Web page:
1st Christmas – Sermon

 Grace, peace, and joy to you who are the beloved children of God.

We spent the four weeks of Advent waiting, waiting for the return of Jesus Christ, Lord, Judge, and Redeemer of humanity and creation.  We waited to retell the story of Jesus’ birth, a story which warms our hearts and brings us joy.  We waited to sing the Christmas carols that tell of angelic birth announcements and wondering shepherds and wise men and a Child both holy and human born to a young woman by the power of the Holy Spirit.  We waited to see in our mind’s eyes the humble stable in which our Lord would be born, and to hear the lowing of cattle and the quiet clucks of a few chickens.  Now, we did not wait for everything.  Most of us had put up our Christmas decorations long before the end of Advent, sent out our Christmas cards, purchased and wrapped the gifts to go under the tree, baked a few cookies, made arrangements with family as to where Christmas dinner would be held and who would bring the side dishes.  And, then, after all that, we waited some more.

And now the event that we waited upon has come, but has not gone.  That 12 Days of Christmas is a thing, a real thing, so what was begun in candlelight and carols continues through January 6. Even then, Christmastide, the season of Christmas, continues through the first part of February, all the way up to Ash Wednesday, when we welcome Lent.  During that time, through Scripture, we see that the holy Child laid in a manger to sleep His newborn sleep grows up, takes up His ministry, and calls His first disciples.  Day by day we see Him grow in grace and in years, and like proud grandparents or neighbors we rejoice. 

But though Christmastide has come and will go, we are not done waiting.  We should not be surprised.  We read our Bibles; we hear God’s Word in church, and we know that waiting on God is a signal characteristic of those who are God’s people.  The waiting began early in the Scriptural record of God’s work among us for our salvation.  Elderly Abraham waited for decades for the gift of a son by his just a bit less elderly wife.  Israel waited for 400 years to be freed from slavery in Egypt, and another forty years to be allowed into the land long promised to Abraham after they were freed.  The prophets long described a Messiah, who would free God’s people from their tyranny to sin and death and Israel’s oppressors, and Israel waited for millennia for the birth of that Messiah.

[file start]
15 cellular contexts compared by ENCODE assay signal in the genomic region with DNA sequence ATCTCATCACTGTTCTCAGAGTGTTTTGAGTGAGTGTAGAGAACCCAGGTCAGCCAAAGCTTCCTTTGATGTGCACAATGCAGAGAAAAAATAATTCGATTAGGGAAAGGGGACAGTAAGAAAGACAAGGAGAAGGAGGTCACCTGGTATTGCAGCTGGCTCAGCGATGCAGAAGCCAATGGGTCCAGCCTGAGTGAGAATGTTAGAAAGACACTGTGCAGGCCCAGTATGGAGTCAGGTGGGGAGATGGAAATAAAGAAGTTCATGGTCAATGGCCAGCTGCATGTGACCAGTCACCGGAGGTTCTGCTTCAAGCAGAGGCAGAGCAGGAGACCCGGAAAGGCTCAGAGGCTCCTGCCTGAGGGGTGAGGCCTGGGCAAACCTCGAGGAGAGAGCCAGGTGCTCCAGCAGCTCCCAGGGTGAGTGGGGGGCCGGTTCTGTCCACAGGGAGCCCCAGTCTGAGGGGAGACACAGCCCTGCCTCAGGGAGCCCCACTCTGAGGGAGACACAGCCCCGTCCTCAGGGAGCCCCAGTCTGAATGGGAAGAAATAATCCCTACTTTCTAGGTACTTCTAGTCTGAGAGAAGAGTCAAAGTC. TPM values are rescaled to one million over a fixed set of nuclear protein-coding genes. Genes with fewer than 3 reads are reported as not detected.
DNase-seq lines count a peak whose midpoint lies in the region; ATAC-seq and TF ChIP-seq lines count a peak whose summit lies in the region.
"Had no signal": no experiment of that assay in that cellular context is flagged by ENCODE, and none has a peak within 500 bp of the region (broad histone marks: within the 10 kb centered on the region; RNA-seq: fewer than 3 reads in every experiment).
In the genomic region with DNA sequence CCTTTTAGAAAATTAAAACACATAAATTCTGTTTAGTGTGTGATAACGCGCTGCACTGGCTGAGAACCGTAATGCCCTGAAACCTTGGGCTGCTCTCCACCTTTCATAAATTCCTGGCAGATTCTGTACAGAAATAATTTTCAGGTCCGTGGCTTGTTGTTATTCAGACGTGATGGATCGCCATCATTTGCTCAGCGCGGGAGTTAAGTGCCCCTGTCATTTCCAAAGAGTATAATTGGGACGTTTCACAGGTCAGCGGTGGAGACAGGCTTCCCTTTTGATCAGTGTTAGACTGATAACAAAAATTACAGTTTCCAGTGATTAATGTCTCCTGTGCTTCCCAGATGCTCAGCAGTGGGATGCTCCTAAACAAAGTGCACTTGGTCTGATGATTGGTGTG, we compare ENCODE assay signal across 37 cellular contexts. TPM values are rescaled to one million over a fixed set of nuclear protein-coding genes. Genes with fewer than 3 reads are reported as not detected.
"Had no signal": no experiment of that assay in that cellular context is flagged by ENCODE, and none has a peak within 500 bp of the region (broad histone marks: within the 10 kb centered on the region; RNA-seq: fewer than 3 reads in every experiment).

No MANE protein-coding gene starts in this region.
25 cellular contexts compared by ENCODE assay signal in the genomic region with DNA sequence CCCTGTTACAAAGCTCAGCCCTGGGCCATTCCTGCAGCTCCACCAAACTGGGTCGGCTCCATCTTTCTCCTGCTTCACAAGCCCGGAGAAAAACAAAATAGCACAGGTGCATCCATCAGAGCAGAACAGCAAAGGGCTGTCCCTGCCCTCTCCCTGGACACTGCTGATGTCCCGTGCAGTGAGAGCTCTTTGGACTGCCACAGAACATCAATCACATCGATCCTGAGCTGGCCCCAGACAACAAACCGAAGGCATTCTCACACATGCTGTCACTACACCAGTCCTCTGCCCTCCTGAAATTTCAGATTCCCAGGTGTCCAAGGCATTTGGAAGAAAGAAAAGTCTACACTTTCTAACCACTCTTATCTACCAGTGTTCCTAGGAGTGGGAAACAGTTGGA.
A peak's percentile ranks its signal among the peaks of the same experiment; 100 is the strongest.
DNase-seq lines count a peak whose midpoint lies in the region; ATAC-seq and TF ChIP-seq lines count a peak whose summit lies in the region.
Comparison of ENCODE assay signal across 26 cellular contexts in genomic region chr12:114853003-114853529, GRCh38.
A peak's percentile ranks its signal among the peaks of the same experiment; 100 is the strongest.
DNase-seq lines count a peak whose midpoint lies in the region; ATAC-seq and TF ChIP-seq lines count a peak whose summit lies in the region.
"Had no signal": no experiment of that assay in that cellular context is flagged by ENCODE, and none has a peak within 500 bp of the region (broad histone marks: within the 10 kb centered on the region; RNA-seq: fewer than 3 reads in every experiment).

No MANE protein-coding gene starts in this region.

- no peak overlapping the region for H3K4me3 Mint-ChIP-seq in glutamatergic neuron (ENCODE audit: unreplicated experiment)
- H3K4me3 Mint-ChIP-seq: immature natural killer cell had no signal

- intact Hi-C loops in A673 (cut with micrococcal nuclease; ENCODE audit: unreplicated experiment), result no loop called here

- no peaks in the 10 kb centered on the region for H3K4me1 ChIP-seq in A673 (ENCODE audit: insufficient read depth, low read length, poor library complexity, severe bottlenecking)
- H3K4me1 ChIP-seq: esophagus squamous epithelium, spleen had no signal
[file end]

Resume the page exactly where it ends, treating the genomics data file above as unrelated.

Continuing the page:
And now we are introduced to Simeon and to Anna, two devout, elderly Jews, who have spent almost all of their long lives waiting for the long-promised Messiah.  Simeon has waited in hope and faith, as it was promised to him in a prayer that he would not die before seeing Israel’s Messiah.  Anna received no such promise, yet too, waited faithfully, for seven decades after her widowhood in prayer and service for the same honor promised Simeon.  Both Anna and Simeon had a front row seat, then, when Mary and Joseph brought eight-day old Jesus into the Temple.  As the firstborn child to “open Mary’s womb,” He was to be “redeemed” in the manner described in our first reading this morning, a reminder more of the grim manner in which Israel was finally liberated from slavery in Egypt by an Egyptian king mourning the loss of his own firstborn son than of circumcision.  Here the Child bought back from the Lord by the price of the lives of two turtle doves is the One Who will later in His life pay the purchase price of creation’s redemption in His blood.  There will be no more necessary redemption of Israel’s firstborn male children nor sacrifice of the firstborn male of cattle, sheep, or goats, for Christ’s willing death on the cross thirty some years later is the last, perfect sacrifice, the one that forever puts an end to blood sacrifice or even its symbolic remembrance in a ceremony at the Temple.